Ever been told you’re too sensitive? Being too sensitive can leave us with a lot of emotional baggage to carry around. These feelings can be triggered seemingly out of the blue and then hang around like a little dark cloud. I first started to feel overwhelmed by sensitivity in my thirties. I was a working mother and the struggle to get it right was something I thought I must aspire to. I held myself up to an impossible ideal. I would crumble if my efforts were met with a sideways glance. Even a simple comment could be misconstrued into criticism. I felt it was leveled right at me. I felt judged. I was trying too hard and for all the wrong reasons.
Looking back, it had a lot to do with trying to meet expectations. My own, and what I thought everyone else expected of me. I became a people pleaser, running around trying to make everyone happy and losing myself in the process. This can strain our closest relationships, and change how we see ourselves.
I remember if my expectations weren’t met or I wasn’t validated, I was crushed. If my kids didn’t act as they should, make the right teams, I felt judged. If I wasn’t part of the right mommy crowd, I didn’t feel accepted. Crazy how we do this to ourselves. I got caught up in a cycle of suburban nuttiness. I opened myself up to hurt feelings, all the time.
What happened? I tried to be something I wasn’t. In the process, I lost touch with what was truly important; finding peace in the imperfect. Instead, I was consumed with perfection and things I can’t even remember now, that held importance.
Believe it or not, when I hit my forties and found myself raising teenagers, they taught me about how imperfect life can be. It was time to toughen up as chaos reigned during these years. This was good, because it propelled me right out of this overly sensitive mindset. Those years helped me get my priorities straight, and I let a lot of stuff go. As unraveling as it was, my teens helped me move forward.
Being sensitive can be tough to get past. It takes work and planning. People will hurt other people. It’s that simple. I took a look at the relationships of people I allowed in. Who builds us up and who tears us down? We can’t get rid of everyone, but we can armor up with a plan and learn some lessons.
Here are some ways to address being overly sensitive and avoid falling into the trap:
- Recognize patterns. There are people and situations that can trigger an overly sensitive response. Learn coping strategies to help maintain inner peace. Here’s a great link on deflecting those incoming comments: Source
- Remove myself. This can be difficult if the perpetrators are family. Learning to set boundaries and avoid conversations littered with mine fields, is a good place to start. There have been situations where I have politely left the event or gathering, to avoid what was coming.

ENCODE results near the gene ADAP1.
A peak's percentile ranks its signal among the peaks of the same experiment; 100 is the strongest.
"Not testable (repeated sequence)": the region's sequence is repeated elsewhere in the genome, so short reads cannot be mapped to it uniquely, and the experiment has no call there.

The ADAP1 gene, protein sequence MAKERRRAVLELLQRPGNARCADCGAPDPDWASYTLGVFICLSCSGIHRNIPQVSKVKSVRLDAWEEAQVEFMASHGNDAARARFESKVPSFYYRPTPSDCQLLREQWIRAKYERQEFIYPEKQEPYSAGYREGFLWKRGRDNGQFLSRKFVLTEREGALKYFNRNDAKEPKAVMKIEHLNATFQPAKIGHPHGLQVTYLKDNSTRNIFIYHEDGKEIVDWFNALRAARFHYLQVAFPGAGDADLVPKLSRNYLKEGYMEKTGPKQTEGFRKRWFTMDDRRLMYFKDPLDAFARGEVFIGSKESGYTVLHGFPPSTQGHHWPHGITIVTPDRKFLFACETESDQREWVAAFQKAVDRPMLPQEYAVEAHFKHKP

- Realize it’s not entirely you. I repeat this to myself all the time: It’s not me, it’s them! There are people who feed off being mean and getting a reaction. I continue to learn and try not to be one of them. When things get dicey, I take a deep breath and change the conversation. I heard a great quote the other day: Don’t attend a fight you’re not invited too. My take: don’t take the bait!
- Embrace your feelings. I honestly found this so healing. Spend time reviewing what these feelings mean. I journal or go somewhere quiet. I have learned not to react in the moment, like I once had. This helps to make the situation pass and gain clarity.
- Let go and let God. I love to let the Lord take the reins when a situation becomes unbearable. Psalm 55:22 says: “Cast your burden on the LORD, and he will sustain you; he will never permit the righteous to be moved.” God has made this promise to us, we need to take Him up on it. There is no reason to suffer and continue to be weighed down by this.
- I don’t have to be right. Do I really need to drive my point home and have everyone nod in agreement? No. Thrusting my opinion on others will often backfire and create more animosity. It’s an art form to walk away from an opinionated person, and if that person is you (guilty as charged), be vigilant in recognizing why the need to be right is also wrapped up in seeking approval. This was huge in protecting my overly sensitive self.
The great by-product of addressing this negative, fun-killing habit, was my mood improved and so did my outlook. I am not suggesting that we stuff our feelings, we do have a right to react appropriately and respond when necessary. These pointers have helped me to shrug things off. I have come to realize, I don’t need to absorb anymore feelings than what I already own. Addressing sensitivity allows us to get comfortable with all sorts of situations, and react less. I have also given those who hurt, less room in my life, which opens the door to those who really belong.
“Triggers are a blessing. They allow us to lean in and listen. Work through to find the truth and meaning. Don’t run, they are there to heal us.”—Connor, yoga instructor at Funky OM.